Public Relations


No more cookies? Crumbs...

June 2022

Reading time: 3 minute(s).

The despair in the office was tangible as word spread that there may be no more cookies. 

The Garibaldis would be gone.  

The digestives would be ditched. 

The bourbons would be banished. 


When we found out this was a plan from the golden-haired honey monster at No 10, rather than the cuddly blue one who lives on Sesame Street, our relief was short-lived. 

Delight at knowing our sugary treats were not being stopped was overtaken by the realisation that if the Government has its way, all that glorious data that informs our marketing strategies will be reduced to crumbs. 

For the average person, not having to click on the annoying pop-ups on every webpage visited to ‘accept cookies’ without having the gratification of a chocolate chip is a definite win. But marketing professionals are already researching ways to stop this being an out and out disaster. 

But before we crack open a packet of Marylands and start comfort eating, let’s have a closer look. 


First things first, what is a cookie?

Essentially, it’s a bit of computer coding that’s created when someone visits your website. It can collect analytics information about the visitor, including the number of times they visit, language settings and their activity on the site. This is a first-party cookie.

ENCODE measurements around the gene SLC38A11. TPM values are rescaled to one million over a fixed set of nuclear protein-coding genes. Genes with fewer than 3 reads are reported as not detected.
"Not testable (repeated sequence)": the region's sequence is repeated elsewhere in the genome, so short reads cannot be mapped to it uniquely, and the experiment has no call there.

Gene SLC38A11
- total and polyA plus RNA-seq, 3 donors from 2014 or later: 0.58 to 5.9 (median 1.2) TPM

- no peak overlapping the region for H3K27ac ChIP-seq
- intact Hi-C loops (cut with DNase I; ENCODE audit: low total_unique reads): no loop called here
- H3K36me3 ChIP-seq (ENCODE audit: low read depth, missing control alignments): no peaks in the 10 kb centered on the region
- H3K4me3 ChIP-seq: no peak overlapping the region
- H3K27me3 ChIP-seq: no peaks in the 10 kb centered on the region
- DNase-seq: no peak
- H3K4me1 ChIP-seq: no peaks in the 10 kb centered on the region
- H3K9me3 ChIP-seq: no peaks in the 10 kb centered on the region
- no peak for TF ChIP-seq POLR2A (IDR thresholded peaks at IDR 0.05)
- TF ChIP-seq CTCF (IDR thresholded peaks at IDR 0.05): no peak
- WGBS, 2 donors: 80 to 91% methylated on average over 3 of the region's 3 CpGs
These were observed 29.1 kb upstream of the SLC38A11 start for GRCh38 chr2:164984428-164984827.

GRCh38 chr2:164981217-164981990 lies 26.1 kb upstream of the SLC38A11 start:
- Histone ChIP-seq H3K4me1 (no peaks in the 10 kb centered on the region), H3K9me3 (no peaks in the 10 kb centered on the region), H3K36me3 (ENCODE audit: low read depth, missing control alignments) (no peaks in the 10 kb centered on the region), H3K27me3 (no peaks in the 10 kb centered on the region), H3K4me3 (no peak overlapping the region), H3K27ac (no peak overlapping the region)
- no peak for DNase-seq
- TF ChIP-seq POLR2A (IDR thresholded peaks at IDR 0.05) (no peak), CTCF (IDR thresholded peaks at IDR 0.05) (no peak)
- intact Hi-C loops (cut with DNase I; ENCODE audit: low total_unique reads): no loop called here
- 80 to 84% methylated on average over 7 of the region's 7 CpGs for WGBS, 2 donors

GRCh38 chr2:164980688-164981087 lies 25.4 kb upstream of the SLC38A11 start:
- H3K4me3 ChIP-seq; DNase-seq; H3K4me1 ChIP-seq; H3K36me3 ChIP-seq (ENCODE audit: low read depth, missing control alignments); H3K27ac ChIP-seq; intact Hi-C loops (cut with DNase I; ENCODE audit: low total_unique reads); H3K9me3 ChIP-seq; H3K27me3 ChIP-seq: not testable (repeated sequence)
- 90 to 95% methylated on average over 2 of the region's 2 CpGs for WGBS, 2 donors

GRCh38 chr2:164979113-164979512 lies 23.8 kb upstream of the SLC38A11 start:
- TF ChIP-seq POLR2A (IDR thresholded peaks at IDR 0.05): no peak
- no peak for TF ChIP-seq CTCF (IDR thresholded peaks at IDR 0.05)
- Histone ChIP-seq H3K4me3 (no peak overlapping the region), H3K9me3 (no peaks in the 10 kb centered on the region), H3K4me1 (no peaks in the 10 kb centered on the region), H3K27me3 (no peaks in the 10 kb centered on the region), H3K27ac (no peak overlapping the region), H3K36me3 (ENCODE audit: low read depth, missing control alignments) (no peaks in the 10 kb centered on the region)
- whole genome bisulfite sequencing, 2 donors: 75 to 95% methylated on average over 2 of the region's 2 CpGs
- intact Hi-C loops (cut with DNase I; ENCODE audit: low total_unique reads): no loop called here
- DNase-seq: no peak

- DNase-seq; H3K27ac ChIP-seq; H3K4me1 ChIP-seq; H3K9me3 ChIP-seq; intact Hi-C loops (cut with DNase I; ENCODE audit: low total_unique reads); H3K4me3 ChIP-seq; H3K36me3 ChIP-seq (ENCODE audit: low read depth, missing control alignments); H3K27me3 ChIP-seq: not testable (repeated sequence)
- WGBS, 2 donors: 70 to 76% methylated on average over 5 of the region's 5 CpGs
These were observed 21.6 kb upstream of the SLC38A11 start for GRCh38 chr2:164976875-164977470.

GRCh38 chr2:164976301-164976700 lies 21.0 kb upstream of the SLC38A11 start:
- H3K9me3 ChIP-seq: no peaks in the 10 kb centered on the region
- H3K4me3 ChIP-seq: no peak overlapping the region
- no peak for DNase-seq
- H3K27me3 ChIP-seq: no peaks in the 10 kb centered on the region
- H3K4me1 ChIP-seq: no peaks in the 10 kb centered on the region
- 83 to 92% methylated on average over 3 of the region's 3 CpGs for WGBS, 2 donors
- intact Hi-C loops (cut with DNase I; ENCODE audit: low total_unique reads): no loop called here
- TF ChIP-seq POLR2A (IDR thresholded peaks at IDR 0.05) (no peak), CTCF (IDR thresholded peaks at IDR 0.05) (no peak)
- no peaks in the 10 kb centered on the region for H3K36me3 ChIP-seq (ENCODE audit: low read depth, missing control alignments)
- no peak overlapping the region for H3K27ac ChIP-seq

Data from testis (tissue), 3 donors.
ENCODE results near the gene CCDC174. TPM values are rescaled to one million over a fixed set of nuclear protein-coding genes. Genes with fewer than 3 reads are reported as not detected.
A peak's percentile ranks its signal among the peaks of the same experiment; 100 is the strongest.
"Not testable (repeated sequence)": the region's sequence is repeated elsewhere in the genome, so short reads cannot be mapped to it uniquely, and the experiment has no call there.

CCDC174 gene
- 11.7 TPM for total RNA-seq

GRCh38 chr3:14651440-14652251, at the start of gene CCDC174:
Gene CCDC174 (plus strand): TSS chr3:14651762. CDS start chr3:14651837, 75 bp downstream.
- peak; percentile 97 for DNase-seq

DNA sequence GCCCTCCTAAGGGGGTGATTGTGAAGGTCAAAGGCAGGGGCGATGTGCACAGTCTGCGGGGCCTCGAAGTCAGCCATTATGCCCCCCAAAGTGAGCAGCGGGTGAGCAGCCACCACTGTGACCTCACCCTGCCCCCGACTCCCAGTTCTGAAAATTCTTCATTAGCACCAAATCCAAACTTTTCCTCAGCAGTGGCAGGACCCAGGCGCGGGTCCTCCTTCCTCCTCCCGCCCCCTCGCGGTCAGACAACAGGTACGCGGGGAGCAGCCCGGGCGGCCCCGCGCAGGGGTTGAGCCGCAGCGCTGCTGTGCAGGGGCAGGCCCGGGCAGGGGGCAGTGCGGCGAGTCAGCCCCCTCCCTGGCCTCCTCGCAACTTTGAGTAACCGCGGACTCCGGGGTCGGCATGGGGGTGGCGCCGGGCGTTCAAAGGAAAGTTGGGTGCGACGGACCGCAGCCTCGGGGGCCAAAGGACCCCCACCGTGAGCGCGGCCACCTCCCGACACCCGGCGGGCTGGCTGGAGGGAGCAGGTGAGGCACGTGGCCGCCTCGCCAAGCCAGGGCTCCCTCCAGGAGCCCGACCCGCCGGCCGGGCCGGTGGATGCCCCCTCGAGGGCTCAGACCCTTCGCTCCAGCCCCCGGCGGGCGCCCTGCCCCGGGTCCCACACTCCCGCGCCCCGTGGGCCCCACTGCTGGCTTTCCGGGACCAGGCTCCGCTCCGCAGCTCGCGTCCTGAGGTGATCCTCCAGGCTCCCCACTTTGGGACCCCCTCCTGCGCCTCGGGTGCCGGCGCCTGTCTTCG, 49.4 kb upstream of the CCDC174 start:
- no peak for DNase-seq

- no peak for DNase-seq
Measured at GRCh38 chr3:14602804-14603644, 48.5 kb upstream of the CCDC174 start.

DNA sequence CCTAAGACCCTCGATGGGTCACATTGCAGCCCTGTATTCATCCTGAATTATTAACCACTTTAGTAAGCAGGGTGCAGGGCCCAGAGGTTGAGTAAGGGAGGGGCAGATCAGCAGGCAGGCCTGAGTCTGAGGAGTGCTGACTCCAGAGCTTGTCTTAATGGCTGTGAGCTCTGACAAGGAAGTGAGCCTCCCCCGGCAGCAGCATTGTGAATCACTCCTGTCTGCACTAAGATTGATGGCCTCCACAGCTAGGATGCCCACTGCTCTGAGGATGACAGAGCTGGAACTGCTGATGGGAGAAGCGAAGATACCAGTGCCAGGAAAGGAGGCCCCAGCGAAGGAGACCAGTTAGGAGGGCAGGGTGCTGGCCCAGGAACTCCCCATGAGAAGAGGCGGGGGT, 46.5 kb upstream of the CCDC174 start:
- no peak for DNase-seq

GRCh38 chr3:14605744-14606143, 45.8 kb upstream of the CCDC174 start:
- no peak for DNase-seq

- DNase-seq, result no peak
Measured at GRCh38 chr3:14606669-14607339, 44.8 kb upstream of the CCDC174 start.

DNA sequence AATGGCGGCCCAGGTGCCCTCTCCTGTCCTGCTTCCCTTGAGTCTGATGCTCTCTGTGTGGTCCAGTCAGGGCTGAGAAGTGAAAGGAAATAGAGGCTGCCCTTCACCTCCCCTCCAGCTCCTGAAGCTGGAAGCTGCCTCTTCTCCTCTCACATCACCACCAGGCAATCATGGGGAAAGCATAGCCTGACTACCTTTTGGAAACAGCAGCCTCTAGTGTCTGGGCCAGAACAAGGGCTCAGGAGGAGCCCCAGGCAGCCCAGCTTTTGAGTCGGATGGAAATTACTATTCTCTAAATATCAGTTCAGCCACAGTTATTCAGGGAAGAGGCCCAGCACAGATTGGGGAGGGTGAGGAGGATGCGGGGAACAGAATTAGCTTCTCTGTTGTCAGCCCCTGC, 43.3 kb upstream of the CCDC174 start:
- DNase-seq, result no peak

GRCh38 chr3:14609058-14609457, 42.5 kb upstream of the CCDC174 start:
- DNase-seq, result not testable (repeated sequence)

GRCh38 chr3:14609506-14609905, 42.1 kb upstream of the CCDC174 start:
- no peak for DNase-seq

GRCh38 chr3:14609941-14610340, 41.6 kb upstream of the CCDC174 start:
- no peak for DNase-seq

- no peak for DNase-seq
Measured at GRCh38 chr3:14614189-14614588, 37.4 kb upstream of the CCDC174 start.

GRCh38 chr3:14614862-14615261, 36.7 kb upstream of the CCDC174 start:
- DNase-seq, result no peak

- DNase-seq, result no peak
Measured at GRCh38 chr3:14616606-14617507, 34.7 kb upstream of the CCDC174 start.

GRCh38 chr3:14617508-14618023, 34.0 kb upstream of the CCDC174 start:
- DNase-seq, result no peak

Advertisers, for instance, can place codes on websites other than their own – these are third-party cookies, and allow the creator of those codes to track a user’s visits to any website where the third-party cookies have been placed. This enables a business to learn about someone’s online habits, not just on their own website. 

What is the Government planning?

Boris Johnson and his friends are looking at a new Data Reform Bill and propose to introduce legislation that will replace policies in the EU’s General Data Protection Regulation. Remember when GDPR was introduced about four years ago?

Well, our Government wants to get rid of those rules and replace them with our own – one of which will mean the end of pop-up cookies.  

It is all in the early stages, but the Bill is supposed to be introduced during this session of Parliament. 

What can we do about it?

At the moment, the honest answer is we don’t know. Until we see the details of all the proposals, we would just be guessing.

We do know that cookies are not the only technology used to track online activity, but digital marketers will be looking for more details emerging before they can plan a way forward.

In the meantime, we can only watch and wait – with a packet of our favourite cookies. 

June 2022 | Harrison Wong